NATIONAL BUREAU OF ECONOMIC RESEARCH
NATIONAL BUREAU OF ECONOMIC RESEARCH

How Debt Markets have Malfunctioned in the Crisis

Arvind Krishnamurthy

NBER Working Paper No. 15542
Issued in November 2009
NBER Program(s):   AP   CF   ME

This article explains how debt markets have malfunctioned in the crisis, with deleterious consequences for the real economy. I begin with a quick overview of debt markets. I then discuss three areas that are crucial in all debt markets decisions: risk capital and risk aversion, repo financing and haircuts, and counterparty risk. In each of these areas, feedback effects can arise, so that less liquidity and a higher cost for finance can reinforce each other in a contagious spiral. I document the remarkable rise in the premium that investors placed on liquidity during the crisis. Next, I show how these issues caused debt markets to break down: fundamental values and market values seemed to diverge across several markets and products that were far removed from the “toxic” subprime mortgage assets at the root of the crisis. Finally, I discuss briefly four steps that the Federal Reserve took to ease the crisis, and how each was geared to a specific systemic fault that arose during the crisis.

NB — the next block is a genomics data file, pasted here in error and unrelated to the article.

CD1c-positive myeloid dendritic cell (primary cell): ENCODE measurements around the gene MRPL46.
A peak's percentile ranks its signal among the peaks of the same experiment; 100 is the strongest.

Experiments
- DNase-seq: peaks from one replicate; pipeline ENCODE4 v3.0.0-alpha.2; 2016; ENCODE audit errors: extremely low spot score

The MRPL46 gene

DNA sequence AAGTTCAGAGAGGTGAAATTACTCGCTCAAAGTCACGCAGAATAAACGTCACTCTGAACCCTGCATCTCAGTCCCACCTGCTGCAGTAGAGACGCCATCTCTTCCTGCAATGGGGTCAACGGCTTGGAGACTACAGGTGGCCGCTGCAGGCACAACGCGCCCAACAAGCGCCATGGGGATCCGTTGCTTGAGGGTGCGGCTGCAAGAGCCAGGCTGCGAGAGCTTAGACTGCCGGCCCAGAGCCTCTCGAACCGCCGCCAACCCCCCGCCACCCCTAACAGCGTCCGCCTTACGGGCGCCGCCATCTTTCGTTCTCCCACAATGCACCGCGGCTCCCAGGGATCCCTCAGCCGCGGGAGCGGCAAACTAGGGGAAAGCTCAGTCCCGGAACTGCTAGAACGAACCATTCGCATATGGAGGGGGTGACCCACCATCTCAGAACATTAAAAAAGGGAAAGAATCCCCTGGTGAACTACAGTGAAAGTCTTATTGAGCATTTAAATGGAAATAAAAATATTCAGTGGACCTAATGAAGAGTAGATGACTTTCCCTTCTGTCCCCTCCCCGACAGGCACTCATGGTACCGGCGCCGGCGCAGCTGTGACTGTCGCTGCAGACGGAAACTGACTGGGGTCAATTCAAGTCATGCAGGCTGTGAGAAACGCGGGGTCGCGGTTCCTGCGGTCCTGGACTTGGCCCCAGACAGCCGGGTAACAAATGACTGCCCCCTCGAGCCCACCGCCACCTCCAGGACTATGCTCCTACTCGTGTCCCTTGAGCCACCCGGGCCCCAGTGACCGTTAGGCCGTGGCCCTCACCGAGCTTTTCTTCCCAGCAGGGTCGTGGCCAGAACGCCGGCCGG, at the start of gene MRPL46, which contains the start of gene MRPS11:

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Acknowledgments

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Published: Arvind Krishnamurthy, 2010. "How Debt Markets Have Malfunctioned in the Crisis," Journal of Economic Perspectives, American Economic Association, vol. 24(1), pages 3-28, Winter.

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